Breaches in cyber security can cause considerable financial and reputational damage to organisations of any size and industry. Hackers have the aim of gaining unauthorised access to your networks in order to steal or damage the data they find. From there, they can sell it on the ever-growing cybercrime 'black market' to make a profit from the valuable information.
The cybercrime scene has earnt an impressive reputation, with profits now fetching in more than the illegal drugs trade. This tempting outcome, teamed with the accessibility growing through online 'how-to' guides means that the dark web can attract as many as 80,000 users at the same time, highlighting that it isn't a case of if a hacker will target you, but more a question of when.
This isn't to scare you, but more to stress the importance of having an effective protocol in place should a breach occur. By acting fast and efficiently, you're not only reducing the impact it has on your organisation, but also abiding by the new regulations brought in by the GDPR in 2018 to avoid hefty fines that could make or break your business.
The Effects of a Data Breach
Data breaches can happen daily to any business, and with our dependence on technology growing, they aren't set to fade any time soon. One recent example was in the form of Edmodo, the popular learning site used by schools up and down the country.
The breach occurred in the May 2017, when it was revealed that 77 million user account details were stolen and sold on the dark web. Believed to be the largest breach of children's data ever recorded, the usernames and email addresses of both children and their teachers were exposed. The site became aware of the breach on 10th May, and notified users 2 days later, showing how timing is everything in these sorts of situations.
The EU's GDPR and the UK's third generation Data Protection Act 2018 (DPA 2018) both aim to modernise data protection laws by considering the increased need strong levels of cyber security due to the growing crime field.
GDPR stipulates that all parties involved must take necessary measures to ensure against unlawful and unauthorised data processing practices, one prominent example being data breaches. Organisations that process their data digitally, which more and more companies do nowadays, have to carry out risk assessments to evaluate and mitigate the risk of a cyber security breach. Examples of measures they're expected to take could be encryption (converting data into codes), cyber security training so that all employees know what to look out for and how to respond, up-to-date antivirus software, but all in all, having an effective protocol on standby so that everyone knows what to do if a breach should occur. By doing so, the company is more likely to limit the impact of a breach, whether that is financial impact or reputational.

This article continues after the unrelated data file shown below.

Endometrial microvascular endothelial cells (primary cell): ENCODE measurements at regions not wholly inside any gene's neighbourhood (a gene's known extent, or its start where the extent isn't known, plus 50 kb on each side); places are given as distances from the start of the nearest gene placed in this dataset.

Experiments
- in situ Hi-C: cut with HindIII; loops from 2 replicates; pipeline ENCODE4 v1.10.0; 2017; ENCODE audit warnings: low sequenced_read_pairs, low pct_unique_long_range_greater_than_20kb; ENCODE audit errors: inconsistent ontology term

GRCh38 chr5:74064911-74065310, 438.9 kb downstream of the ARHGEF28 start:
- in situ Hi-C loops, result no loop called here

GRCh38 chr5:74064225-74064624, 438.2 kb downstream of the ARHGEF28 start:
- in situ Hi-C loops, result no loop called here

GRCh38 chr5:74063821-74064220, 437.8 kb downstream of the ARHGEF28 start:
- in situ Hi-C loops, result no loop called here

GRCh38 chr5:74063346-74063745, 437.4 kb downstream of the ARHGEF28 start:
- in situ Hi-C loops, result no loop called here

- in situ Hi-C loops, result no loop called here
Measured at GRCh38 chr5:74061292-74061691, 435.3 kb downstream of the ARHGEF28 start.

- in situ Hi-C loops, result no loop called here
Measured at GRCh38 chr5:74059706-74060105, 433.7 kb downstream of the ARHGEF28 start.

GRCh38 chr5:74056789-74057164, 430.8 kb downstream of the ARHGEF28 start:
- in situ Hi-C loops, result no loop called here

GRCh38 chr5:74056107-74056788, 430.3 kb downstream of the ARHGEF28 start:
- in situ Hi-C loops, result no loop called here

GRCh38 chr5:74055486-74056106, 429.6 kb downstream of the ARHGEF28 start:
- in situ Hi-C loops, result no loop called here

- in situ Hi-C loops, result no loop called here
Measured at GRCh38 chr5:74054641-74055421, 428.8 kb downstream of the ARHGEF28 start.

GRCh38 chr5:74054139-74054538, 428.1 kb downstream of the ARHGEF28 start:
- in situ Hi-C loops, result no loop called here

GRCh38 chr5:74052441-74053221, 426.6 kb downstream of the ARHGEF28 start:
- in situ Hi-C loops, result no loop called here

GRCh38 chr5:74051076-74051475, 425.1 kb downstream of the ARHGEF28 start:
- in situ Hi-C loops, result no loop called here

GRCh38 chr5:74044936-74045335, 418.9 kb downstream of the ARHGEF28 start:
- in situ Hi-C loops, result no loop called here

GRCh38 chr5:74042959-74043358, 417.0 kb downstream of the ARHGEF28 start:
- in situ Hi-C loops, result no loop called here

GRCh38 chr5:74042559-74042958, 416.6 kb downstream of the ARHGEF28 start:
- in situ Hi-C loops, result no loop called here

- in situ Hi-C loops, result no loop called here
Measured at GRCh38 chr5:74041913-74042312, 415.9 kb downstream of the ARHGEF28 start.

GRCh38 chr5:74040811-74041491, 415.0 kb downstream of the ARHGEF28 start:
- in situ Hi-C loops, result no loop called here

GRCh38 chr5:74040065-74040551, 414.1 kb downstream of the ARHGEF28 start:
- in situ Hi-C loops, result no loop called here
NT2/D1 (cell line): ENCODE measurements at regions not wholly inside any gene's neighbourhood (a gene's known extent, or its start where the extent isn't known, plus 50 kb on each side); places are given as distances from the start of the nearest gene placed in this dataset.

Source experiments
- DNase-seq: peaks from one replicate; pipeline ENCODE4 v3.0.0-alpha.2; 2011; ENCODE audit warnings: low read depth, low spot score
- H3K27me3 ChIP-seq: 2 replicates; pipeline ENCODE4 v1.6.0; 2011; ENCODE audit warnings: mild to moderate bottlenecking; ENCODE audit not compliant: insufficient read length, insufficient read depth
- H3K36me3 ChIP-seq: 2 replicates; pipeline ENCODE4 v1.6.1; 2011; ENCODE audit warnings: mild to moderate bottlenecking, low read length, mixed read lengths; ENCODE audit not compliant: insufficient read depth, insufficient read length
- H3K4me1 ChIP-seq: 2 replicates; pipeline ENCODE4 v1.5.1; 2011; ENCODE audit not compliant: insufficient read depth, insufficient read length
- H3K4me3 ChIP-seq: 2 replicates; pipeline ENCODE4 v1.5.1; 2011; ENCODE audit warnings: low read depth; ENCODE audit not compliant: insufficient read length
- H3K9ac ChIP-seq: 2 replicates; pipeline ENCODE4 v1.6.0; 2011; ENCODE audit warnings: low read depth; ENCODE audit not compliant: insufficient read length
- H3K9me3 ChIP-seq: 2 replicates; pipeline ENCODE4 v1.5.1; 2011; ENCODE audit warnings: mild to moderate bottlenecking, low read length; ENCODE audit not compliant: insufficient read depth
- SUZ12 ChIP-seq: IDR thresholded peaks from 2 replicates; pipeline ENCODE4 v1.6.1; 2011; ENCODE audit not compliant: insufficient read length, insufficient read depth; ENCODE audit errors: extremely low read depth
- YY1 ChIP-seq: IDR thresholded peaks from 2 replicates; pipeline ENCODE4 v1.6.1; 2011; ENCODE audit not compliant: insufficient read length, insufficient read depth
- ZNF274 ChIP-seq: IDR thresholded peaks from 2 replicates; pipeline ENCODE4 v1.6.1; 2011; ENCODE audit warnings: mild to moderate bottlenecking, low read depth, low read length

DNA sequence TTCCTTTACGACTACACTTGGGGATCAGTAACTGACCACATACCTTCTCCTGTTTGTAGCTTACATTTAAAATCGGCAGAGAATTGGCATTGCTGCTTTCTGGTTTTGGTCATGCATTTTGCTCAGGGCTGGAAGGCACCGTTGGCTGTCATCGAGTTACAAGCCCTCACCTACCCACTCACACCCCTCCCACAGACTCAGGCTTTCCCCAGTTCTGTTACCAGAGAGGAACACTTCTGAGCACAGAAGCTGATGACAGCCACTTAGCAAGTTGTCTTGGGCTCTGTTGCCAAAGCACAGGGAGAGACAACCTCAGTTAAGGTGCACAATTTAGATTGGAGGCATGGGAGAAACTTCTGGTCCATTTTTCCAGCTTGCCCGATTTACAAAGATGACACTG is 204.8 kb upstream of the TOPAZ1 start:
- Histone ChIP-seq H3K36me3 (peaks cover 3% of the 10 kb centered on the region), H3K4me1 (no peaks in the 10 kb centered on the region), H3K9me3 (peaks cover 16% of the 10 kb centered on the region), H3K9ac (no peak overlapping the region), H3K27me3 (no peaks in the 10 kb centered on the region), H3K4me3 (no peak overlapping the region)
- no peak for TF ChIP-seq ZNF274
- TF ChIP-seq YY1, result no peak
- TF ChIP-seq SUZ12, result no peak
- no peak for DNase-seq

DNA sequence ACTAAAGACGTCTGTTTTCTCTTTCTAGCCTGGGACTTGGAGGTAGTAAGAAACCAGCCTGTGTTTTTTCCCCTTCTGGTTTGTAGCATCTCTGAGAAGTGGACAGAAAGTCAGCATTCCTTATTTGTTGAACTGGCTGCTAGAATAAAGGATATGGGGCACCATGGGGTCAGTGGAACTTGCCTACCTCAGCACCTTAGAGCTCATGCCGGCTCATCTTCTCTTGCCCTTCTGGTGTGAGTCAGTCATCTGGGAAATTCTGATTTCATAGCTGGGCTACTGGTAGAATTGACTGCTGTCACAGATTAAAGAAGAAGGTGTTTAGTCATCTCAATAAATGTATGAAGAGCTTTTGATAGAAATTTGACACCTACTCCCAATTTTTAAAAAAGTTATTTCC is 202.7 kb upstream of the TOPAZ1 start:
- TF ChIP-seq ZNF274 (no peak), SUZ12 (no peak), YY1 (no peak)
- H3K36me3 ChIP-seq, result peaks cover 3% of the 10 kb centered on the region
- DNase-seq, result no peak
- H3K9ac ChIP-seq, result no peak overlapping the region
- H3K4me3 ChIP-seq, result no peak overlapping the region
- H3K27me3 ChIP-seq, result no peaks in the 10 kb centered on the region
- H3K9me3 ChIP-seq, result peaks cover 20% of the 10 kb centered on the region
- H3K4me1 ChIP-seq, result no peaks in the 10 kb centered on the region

The conversation goes between two parties, controllers and processors. The controllers deal with customers such as a high-street service, and the processors are external IT companies hired by controllers to deal with the data first hand. The controller has to make sure the processors comply with data protection laws by receiving up-to-date records.
If processors fail to comply by the GDPR, they must let their controller know straight away in order to maintain a strong level of communication from both sides. The controller is then up against a 72-hour limit to let the supervisors know what is going on. In doing so, the problems can be dealt with quickly and efficiently to try and limit the damage done, as well as avoiding potential fines you could receive.
Efficient Breach Protocol
The regulations require that the organisation notifies the authorities within the 72-hour deadline, supplying the following information:
- The nature of the breach – What has been lost, how much has been lost and where it has been lost from
- A contact point – Make sure you maintain strong connections through passing on the information of the data protection officer
- Consequences – What could be the result of the breach
- What happens next – How you feel you can address the breach to limit the effects
Once this is done, the customers need to be informed if the breach is "likely to result in a high risk to their rights and freedoms". By combatting the problem and contacting authorities, you are dealing with the problem well, but by actually keeping your customers in the loop, you are going the extra mile in facing the problem.
Notifying the customer should involve:
- Including a contact point, most likely the data protection officer, should they want more information
- Explain how the breach could affect them personally
- How you are planning on dealing with the breach
As you can see, an effective protocol is all about communication. By gaining all of the information needed as fast as possible, and contacting the right people about it within the time limit, you are not only following regulations to avoid fines, but effectively dealing with the problem head on so as to reduce the impact it has on the company in the long term.